Abel Tasman National Park by sea kayak

Abel Tasman National Park by sea kayak

After its fearsome reputation had preceded it, the reality was thankfully a bit more tame. The winds had died down by now so we could pick our way slowly between its jagged rocks, using up the last of my strength to navigate through safely. As we pulled up onto the sand of our final stop at Anchorage and got out onto the beach, I was almost wishing we were carrying on along the coast on one of the longer trips. That was until I tried to pull the kayak up the beach and my sore muscles started crying out for a bath and a cold beer, and the approaching water taxi couldn’t have been a more welcome site.

The details

We rented our kayaks from Abel Tasman Freedom Kayaks in Marahau. It costs $65 NZD (about £33) to hire a two-seater kayak for the day, plus $33 NZD each for the water taxi back if you only want (or have the energy to) kayak one way. If you’re not a confident kayaker you can also take a guided tour, from $130 NZD for a half-day (including water taxi one way) or there are longer trips lasting from one to five days.

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Abel Tasman National Park by sea kayak – On the Luce travel blog

Don Schuldes

Monday 18th of November 2019

Gorgeous hiking area and stunning views. Do use the water taxis to get from place to place. Be careful, there are lots of sandflies on the bDon Schuldeseaches.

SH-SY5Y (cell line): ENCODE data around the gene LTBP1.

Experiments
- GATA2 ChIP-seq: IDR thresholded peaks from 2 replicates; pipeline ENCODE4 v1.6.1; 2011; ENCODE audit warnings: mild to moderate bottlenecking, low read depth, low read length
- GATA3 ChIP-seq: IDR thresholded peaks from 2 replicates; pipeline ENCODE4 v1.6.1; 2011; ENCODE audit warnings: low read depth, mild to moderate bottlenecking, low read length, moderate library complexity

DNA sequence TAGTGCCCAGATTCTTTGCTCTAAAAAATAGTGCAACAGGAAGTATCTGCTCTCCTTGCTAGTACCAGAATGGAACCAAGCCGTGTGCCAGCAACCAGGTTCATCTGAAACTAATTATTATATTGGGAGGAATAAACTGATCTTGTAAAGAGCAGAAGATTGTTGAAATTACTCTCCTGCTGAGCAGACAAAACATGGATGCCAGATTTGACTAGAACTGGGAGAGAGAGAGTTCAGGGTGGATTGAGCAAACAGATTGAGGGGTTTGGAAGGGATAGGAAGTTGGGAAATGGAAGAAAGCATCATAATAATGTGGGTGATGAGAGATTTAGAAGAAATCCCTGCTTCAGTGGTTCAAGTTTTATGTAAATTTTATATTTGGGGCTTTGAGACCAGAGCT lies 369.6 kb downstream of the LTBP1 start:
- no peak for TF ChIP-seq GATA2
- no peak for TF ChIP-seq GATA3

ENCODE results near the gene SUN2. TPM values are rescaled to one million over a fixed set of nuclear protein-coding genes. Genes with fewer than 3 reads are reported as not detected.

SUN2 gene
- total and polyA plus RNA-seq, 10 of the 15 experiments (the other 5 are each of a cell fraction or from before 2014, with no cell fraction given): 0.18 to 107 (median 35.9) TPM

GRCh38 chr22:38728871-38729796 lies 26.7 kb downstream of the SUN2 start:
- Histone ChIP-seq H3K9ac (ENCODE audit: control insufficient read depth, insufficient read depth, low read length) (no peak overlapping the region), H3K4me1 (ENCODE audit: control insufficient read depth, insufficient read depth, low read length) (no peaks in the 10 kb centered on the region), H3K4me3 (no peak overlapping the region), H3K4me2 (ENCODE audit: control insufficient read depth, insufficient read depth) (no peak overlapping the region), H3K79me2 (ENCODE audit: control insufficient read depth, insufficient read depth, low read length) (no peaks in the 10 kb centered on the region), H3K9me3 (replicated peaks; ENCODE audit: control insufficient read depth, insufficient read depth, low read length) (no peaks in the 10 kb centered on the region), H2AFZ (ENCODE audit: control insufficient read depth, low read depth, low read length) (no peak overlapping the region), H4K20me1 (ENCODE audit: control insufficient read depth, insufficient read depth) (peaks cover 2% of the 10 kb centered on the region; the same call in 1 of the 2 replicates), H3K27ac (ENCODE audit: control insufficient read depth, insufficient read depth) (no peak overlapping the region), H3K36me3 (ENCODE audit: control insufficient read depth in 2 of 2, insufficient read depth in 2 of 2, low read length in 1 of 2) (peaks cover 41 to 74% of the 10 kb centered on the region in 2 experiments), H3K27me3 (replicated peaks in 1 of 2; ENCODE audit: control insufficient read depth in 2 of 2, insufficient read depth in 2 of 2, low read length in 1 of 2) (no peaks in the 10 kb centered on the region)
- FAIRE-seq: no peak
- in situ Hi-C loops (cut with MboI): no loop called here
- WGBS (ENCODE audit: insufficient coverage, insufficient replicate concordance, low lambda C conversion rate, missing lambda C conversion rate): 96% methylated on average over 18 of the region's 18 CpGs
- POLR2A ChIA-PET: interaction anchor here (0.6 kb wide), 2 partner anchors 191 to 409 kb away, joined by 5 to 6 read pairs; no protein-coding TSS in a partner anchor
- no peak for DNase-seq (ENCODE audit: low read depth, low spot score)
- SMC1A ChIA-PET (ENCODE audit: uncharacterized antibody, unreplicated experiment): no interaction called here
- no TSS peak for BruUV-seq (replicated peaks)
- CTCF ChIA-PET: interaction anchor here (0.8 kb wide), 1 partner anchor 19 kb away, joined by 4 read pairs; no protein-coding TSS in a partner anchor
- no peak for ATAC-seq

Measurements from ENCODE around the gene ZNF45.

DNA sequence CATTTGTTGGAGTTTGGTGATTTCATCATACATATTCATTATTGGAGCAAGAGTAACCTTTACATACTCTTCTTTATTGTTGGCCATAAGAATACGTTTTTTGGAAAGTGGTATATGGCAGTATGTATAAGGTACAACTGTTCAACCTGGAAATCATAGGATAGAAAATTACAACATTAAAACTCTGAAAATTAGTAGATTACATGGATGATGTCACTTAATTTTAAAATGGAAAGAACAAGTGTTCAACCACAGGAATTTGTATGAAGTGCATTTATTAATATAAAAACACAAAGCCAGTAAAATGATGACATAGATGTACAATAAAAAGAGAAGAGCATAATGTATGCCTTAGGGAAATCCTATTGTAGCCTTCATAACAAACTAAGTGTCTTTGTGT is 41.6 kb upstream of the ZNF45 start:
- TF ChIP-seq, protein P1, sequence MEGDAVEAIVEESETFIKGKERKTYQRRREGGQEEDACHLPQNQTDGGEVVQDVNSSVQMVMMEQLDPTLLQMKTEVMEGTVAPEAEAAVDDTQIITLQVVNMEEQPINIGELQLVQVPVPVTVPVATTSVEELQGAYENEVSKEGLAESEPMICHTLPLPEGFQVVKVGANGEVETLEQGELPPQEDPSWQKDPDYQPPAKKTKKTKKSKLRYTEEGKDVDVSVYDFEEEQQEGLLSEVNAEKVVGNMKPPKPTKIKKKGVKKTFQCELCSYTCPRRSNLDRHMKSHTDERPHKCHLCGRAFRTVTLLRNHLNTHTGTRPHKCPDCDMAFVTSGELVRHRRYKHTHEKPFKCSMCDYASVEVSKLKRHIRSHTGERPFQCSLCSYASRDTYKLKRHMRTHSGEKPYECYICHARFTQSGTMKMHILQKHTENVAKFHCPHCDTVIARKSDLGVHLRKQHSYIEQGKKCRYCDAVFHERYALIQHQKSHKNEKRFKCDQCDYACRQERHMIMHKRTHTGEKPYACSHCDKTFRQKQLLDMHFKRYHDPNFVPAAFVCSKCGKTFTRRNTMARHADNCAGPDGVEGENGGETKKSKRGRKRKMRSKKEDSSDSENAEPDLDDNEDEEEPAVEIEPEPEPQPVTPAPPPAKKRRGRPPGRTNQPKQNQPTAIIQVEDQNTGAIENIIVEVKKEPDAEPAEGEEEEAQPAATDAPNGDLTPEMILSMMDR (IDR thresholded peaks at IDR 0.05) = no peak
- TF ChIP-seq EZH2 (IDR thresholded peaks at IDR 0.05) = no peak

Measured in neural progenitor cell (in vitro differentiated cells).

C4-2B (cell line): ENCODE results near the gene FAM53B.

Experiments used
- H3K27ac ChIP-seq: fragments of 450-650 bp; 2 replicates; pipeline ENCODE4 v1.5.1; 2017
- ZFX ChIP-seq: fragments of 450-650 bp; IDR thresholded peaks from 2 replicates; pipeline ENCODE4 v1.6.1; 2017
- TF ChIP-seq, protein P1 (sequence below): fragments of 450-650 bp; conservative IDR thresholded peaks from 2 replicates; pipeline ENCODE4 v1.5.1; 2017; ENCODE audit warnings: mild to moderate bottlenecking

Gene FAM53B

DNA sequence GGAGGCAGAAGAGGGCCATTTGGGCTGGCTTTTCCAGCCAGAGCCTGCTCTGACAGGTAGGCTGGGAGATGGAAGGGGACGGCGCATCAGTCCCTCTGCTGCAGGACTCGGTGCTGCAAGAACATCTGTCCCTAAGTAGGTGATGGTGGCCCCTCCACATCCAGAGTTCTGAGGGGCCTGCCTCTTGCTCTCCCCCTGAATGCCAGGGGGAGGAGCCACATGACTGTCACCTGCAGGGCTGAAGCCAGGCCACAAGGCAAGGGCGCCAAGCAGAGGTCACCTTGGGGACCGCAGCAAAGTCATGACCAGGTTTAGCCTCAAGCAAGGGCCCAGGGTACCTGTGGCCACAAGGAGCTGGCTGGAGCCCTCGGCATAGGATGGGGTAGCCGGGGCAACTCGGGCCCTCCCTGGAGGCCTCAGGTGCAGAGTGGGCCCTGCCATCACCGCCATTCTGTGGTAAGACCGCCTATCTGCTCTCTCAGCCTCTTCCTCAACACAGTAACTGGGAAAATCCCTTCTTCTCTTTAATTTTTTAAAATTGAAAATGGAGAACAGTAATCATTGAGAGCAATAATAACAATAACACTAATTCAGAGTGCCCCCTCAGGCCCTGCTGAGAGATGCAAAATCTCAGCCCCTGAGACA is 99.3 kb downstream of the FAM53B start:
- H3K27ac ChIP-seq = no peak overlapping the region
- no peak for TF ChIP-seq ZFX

Lucy

Thursday 12th of December 2019

Thanks for the tip!

Stephen Alvarado

Saturday 4th of April 2015

I loved this part of NZ! Many people come here and do the coastal walk since its one of the Great Walks, but really the best way to see this park is by kayak.

Lucy

Sunday 5th of April 2015

It's a beautiful area, and really interesting to explore by kayak too – I didn't get chance to do much walking there but would like to see it from a different perspective one day.

Tanya Antosik

Tuesday 1st of April 2014

Kayaking in Abel Tasman is one of my fondest memories of my trip to NZ. Such a beautiful area. Did you go to any of the wineries nearby?

Lucy Dodsworth

Tuesday 1st of April 2014

It's such a great place! We didn't make it to any wineries in that area but did a few in Marlborough and the Hawkes Bay area, love a good NZ wine!

loveantoinette

Tuesday 31st of July 2012

Aahh it's always more adventurous when you go off on your own as opposed to a guide! Im a little disappointed I totally missed out on Abel Tasman when I went to NZ! It was more of a "week- long layover" from Australia before I headed back home. I did meet a lot of people coming from Antartica just finishing up their work down there for the summer, and I couldn't stop asking them all about it.

Lucy Dodsworth

Wednesday 1st of August 2012

There's so much to see in New Zealand it's hard to choose if you've only got a short time – all the more reason for another visit though!

Rachael

Monday 16th of July 2012

How exciting, and what a wonderful way to see the area. Love the sunny shots, buoying me up on yet another cold, wet day.

Lucy Dodsworth

Monday 16th of July 2012

Tell me about it, I can't believe how awful the summer has been here this year. I'm having to relive my New Zealand trip to remind me what it was like to see the sun!